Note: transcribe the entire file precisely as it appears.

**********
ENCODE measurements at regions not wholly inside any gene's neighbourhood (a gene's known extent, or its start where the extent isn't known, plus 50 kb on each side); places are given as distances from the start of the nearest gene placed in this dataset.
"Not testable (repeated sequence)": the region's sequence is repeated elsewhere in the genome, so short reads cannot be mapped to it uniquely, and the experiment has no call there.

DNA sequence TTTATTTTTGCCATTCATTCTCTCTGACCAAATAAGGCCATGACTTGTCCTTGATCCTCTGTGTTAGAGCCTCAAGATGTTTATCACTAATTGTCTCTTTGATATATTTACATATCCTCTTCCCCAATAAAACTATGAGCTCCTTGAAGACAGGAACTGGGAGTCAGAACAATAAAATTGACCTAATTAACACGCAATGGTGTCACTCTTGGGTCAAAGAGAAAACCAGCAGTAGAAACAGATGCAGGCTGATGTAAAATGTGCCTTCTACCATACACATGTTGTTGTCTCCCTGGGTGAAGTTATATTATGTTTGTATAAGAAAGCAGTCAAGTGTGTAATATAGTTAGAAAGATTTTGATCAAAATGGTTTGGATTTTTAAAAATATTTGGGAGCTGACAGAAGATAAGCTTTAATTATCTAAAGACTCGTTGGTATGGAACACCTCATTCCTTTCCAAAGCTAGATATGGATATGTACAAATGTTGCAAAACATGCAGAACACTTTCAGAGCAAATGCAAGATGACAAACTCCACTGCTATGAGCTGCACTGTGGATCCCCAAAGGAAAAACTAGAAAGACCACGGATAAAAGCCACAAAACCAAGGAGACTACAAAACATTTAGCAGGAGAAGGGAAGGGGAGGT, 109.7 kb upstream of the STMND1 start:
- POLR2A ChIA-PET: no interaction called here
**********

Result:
ENCODE measurements at regions not wholly inside any gene's neighbourhood (a gene's known extent, or its start where the extent isn't known, plus 50 kb on each side); places are given as distances from the start of the nearest gene placed in this dataset.
"Not testable (repeated sequence)": the region's sequence is repeated elsewhere in the genome, so short reads cannot be mapped to it uniquely, and the experiment has no call there.

DNA sequence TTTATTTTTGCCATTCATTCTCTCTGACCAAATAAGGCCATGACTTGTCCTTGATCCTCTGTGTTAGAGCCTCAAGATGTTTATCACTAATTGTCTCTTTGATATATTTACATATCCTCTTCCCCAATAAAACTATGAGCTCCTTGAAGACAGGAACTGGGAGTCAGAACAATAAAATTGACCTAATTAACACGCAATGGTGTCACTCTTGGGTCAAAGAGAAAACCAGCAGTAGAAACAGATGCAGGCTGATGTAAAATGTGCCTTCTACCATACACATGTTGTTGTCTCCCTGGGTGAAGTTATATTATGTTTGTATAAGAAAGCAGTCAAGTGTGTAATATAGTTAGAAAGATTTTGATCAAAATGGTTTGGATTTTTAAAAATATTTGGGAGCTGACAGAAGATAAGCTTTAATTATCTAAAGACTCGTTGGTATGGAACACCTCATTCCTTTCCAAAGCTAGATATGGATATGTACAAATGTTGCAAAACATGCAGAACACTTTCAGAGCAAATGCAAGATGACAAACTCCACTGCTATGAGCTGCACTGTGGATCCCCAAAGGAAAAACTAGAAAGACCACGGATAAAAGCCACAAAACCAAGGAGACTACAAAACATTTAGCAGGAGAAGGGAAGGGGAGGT, 109.7 kb upstream of the STMND1 start:
- POLR2A ChIA-PET: no interaction called here